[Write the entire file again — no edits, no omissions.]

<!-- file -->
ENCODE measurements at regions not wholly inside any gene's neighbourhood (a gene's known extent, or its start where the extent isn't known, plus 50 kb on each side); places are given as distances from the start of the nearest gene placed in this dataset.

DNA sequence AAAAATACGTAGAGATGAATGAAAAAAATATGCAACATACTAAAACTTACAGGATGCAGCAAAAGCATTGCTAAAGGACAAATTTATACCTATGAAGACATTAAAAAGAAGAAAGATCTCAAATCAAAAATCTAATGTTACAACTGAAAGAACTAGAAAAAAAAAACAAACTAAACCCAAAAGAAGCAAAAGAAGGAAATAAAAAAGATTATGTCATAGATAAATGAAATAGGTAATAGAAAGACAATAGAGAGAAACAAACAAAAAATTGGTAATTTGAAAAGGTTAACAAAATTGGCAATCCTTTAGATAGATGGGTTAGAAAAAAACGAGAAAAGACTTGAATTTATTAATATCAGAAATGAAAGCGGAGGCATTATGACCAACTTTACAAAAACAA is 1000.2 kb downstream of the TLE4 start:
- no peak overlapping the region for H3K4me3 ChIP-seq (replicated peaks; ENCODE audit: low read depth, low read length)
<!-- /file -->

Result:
ENCODE measurements at regions not wholly inside any gene's neighbourhood (a gene's known extent, or its start where the extent isn't known, plus 50 kb on each side); places are given as distances from the start of the nearest gene placed in this dataset.

DNA sequence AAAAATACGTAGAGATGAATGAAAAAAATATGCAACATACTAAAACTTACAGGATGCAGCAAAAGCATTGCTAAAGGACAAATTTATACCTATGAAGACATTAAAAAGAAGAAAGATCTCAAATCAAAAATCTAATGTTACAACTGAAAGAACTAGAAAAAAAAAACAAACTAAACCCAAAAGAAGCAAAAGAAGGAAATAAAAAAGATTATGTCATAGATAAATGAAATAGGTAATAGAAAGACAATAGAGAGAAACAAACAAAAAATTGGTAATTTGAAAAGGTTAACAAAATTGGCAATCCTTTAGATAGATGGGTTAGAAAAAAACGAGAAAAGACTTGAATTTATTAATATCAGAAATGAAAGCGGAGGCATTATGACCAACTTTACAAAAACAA is 1000.2 kb downstream of the TLE4 start:
- no peak overlapping the region for H3K4me3 ChIP-seq (replicated peaks; ENCODE audit: low read depth, low read length)